Is It Okay To Run/Walk Your First Half Marathon?


If you’re considering signing up for your first half-marathon, you may be trying to figure out the logistics of the race, especially if you’re new to running longer distances, such as the 13.1 miles required for a half marathon. You may be wondering if you can walk parts of your race as needed.

The short answer is yes, of course. However, there are some details and specific race rules that you may want to look into before deciding if running and walking your first half marathon is the right choice for you.

Are You Allowed to Walk During a Running Race?

With most running races out there, the rules surrounding walking aren’t strict. It’s common for most runners to take a walking break at some point, whether it be for a drink of water, snack, or to get up a steeper climb in the racecourse.

Walking during a race most certainly does not disqualify you from participating in it. However, some races do have cut off times included- so you will have to calculate your pace with a running and walking strategy to make sure you have enough time to make the allotted times.

Why You Might Consider Running and Walking a Half Marathon

There are a few primary benefits to walking a race that you can consider. If you aren’t sure you can run an entire race, that doesn’t necessarily need to deter you from signing up. Walking can be a great supplement to running to keep you motivated and moving when your muscles are tired.

Tuning in to your body and taking time to walk when you need it can also help prevent unnecessary injury, since it’s never smart to push through joint pain or extreme muscle fatigue. Finally, you can preserve your energy during a race since walking requires fat burning more than carb burning like a faster running pace does. Ultimately, tapping into your fat reserves can prevent burnout and exhaustion so that you can finish your race strong.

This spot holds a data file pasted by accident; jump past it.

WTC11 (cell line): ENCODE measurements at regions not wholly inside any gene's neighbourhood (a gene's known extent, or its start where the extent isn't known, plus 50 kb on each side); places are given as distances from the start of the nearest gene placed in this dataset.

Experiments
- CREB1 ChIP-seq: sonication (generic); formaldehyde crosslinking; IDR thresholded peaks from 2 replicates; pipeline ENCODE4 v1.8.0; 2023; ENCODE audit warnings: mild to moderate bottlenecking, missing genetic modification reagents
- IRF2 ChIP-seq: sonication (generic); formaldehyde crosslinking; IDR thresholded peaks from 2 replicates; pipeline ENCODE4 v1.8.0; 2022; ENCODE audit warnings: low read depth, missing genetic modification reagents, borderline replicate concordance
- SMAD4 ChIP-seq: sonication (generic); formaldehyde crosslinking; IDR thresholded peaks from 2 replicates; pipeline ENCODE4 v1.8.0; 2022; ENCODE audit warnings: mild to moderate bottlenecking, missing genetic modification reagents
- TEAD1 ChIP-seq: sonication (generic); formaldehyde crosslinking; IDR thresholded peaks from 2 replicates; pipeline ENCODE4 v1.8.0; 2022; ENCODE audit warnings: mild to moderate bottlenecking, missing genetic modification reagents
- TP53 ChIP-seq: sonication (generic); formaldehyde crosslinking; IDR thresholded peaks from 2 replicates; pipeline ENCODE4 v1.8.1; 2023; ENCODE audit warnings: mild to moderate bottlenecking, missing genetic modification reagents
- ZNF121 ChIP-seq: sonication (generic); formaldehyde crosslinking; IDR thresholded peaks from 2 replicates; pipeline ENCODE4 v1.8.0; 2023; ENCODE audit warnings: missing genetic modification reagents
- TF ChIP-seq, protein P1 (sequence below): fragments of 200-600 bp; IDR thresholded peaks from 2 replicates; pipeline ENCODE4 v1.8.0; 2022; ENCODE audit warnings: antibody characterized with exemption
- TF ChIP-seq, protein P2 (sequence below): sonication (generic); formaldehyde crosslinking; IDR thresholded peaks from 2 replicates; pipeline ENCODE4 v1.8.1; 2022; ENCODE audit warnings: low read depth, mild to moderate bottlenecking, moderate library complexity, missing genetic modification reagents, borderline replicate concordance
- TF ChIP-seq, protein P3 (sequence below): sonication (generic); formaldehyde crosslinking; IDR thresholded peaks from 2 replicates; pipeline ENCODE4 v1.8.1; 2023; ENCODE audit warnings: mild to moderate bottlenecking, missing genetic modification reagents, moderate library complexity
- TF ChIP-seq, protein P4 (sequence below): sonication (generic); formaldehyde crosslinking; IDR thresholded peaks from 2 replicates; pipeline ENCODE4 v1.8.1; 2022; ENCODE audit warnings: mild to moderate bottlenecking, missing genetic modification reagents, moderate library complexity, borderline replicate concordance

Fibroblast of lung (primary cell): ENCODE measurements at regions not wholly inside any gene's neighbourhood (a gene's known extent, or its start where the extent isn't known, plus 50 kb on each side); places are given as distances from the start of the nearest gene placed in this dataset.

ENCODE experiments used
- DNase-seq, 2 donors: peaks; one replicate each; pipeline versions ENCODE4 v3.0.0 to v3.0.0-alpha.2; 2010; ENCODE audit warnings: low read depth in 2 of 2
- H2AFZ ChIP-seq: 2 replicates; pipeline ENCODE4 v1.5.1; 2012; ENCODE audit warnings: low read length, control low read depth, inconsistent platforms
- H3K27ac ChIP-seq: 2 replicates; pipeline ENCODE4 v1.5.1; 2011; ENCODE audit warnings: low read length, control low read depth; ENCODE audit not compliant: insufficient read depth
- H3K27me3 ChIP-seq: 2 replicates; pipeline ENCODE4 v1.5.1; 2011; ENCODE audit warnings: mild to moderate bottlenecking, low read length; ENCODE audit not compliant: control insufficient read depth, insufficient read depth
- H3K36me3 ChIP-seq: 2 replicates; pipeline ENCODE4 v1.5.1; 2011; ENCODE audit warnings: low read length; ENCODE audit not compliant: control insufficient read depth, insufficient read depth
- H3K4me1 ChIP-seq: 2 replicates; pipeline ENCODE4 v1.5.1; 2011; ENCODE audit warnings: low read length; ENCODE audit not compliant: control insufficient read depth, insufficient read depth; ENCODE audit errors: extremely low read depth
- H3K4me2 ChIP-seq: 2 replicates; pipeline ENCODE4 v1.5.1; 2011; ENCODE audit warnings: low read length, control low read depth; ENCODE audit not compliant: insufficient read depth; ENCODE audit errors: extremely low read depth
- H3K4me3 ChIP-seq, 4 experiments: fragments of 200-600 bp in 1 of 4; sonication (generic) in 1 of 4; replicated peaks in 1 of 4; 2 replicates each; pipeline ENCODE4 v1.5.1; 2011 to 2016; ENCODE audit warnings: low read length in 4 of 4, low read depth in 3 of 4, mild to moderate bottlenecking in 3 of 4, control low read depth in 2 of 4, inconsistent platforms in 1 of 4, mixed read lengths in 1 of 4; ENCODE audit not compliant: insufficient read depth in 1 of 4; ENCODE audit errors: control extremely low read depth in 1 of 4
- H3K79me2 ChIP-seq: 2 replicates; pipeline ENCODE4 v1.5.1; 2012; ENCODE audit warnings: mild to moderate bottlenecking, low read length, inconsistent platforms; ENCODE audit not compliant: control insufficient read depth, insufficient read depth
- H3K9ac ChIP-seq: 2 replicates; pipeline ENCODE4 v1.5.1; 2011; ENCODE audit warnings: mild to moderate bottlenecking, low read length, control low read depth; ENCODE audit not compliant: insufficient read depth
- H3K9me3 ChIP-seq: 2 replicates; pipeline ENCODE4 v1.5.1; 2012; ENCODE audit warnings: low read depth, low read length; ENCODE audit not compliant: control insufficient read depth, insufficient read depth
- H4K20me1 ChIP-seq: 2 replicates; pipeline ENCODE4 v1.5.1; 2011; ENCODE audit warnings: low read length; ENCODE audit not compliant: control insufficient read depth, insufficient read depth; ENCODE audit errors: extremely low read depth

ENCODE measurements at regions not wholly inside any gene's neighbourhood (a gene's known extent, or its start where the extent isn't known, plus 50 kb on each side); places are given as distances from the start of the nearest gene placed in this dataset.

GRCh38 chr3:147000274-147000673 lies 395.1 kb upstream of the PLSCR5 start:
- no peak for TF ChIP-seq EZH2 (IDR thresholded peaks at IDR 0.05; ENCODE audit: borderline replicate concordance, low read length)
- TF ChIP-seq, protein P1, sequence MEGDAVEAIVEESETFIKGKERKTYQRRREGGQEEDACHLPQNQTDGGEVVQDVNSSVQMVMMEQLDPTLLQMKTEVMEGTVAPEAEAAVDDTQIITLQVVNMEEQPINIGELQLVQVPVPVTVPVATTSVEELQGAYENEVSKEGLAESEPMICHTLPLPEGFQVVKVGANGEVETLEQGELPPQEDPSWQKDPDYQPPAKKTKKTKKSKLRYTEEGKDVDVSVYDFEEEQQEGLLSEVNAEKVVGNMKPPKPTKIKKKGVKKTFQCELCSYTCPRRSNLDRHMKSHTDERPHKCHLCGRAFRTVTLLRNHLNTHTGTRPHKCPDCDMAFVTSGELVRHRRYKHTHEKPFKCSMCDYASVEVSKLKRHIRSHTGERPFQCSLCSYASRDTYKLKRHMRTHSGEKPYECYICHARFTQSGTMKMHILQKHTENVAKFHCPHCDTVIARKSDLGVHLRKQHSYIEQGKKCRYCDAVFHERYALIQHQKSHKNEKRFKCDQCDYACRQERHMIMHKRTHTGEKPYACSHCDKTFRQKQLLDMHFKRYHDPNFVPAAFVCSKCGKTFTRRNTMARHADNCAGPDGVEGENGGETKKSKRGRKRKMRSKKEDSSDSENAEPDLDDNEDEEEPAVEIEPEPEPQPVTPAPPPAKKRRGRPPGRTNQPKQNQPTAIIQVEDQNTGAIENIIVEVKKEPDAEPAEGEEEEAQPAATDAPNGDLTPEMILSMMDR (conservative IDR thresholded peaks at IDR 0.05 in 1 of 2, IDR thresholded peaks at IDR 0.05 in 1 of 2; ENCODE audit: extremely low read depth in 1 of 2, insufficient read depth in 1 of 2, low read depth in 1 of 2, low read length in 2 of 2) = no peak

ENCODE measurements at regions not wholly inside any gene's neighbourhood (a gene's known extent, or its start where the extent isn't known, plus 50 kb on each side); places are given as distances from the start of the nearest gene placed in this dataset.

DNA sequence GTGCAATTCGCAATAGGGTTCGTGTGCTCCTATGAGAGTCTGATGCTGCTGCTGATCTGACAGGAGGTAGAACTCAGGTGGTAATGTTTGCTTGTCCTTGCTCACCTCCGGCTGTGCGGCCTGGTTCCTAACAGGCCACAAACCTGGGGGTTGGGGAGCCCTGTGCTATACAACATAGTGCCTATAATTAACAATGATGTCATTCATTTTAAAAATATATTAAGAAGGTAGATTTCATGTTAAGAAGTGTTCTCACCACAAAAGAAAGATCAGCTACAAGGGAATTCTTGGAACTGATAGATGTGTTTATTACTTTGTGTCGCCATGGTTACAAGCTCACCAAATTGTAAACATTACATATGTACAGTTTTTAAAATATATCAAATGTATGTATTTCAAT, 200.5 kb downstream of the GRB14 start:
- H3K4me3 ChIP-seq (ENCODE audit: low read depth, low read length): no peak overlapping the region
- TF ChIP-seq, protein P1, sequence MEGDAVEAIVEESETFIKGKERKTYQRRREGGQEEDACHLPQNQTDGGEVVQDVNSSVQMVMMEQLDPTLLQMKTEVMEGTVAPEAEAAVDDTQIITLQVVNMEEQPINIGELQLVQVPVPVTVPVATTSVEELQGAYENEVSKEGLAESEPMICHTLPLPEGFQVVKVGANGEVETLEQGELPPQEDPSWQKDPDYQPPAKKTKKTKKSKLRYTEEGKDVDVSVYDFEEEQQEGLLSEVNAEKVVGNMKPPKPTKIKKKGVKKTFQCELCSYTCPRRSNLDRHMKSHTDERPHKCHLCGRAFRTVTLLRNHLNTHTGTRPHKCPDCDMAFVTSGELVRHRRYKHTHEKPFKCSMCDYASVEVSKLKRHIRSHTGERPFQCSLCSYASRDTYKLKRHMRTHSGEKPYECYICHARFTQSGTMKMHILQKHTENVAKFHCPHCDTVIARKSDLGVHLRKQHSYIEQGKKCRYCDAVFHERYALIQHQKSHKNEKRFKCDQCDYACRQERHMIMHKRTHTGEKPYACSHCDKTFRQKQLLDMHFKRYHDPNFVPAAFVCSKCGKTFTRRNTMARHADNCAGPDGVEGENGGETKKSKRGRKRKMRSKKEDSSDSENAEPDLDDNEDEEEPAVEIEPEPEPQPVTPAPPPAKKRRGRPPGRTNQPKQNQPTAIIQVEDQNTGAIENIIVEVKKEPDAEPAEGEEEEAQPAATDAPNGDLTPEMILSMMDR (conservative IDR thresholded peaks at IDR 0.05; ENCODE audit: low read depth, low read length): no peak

On the other hand, there are a few minor drawbacks to the running and walking combination for your half marathon. Taking frequent walking breaks can affect your overall race time, which can be frustrating if you have a particular goal in mind. Plus, it can unnecessarily prolong your race effort. Finally, it can also lead to a loss of motivation to finish your race if you take too much time walking. What’s most important is finishing the race and deciding whether walking will help or hinder that goal.

Factors to Consider with Your First Half Marathon

Deciding to participate in your first half marathon is an amazing feat. Now, it’s time to think about your plan going into race day. This will help you decide if running and walking is a good option for you or not.

Keep in mind that your training may require running and walking on a treadmill depending on the time of year.

Come Up With A Running/Walking Training Strategy

One of the most common strategies to train for a running/walking half marathon is to follow designated interval ratios. Plan to run/walk three times per week at about a ratio of 4:2, adjusting for your fitness level as needed (you can always get started with a lower interval like 3:1 as a beginner).

Typically, allow yourself at least 12 weeks to train and allow your body time to adjust to this running strategy. If you’re not sure how to prepare for your race, thankfully, there are tons of great resources out there to research and decide what’s best.

Keep in mind that your training may require running and walking on a treadmill depending on the time of year.

Considering Shorter Race Distances

Suppose you’re feeling unsure of your ability to complete a half-marathon due to concerns about motivation, time to train, or injury. In that case, it’s okay to consider starting at a shorter race distance. Many races offer 10k and 5k options first to get your body ready for race modes. From there, you can gradually build to your half marathon goal over time. Alternatively, you might find a race date that better suits your training needs.

Choose What Feels Right for You

There is no right or wrong answer regarding your training and race day strategy for a half-marathon. Ultimately, you should choose an option that helps you feel confident going into your first half marathon. From there, the logistics of selecting the right training program, pace, and terrain leading up to your race will be easier to figure out.

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